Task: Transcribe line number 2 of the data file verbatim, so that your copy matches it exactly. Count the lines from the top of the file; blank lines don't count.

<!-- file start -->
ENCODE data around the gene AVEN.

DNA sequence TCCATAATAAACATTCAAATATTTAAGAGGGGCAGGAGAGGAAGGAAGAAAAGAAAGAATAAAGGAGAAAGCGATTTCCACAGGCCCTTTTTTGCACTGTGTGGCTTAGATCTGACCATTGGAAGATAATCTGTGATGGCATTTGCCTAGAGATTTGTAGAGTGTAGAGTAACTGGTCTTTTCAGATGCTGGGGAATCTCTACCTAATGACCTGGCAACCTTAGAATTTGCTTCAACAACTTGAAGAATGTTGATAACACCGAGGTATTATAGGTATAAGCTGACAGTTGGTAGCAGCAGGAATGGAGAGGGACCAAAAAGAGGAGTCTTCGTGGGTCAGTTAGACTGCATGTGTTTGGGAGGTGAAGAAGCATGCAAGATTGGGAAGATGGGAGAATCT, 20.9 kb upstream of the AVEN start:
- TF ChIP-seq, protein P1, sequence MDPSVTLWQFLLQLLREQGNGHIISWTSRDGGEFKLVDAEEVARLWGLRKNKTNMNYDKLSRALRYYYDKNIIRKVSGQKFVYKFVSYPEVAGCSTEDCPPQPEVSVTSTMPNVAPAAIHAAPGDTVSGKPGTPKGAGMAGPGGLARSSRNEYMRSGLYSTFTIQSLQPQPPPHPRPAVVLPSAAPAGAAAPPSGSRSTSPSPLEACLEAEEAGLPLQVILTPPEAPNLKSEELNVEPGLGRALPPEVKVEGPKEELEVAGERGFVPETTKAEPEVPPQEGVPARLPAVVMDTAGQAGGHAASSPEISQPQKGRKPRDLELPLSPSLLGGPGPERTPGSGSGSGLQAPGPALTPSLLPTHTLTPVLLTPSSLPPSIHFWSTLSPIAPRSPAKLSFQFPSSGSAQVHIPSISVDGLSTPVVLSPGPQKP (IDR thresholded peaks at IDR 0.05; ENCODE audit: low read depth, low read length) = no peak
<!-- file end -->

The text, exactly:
DNA sequence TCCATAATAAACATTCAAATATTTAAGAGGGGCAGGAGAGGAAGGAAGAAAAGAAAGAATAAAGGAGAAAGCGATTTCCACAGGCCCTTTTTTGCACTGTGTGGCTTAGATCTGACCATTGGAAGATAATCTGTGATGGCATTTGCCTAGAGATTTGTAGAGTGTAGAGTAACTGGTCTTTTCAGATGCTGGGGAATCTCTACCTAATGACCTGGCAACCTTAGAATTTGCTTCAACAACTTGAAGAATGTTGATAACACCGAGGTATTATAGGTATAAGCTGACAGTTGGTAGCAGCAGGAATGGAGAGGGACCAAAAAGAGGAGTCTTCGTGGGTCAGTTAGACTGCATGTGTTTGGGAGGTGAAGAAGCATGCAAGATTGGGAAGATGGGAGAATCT, 20.9 kb upstream of the AVEN start: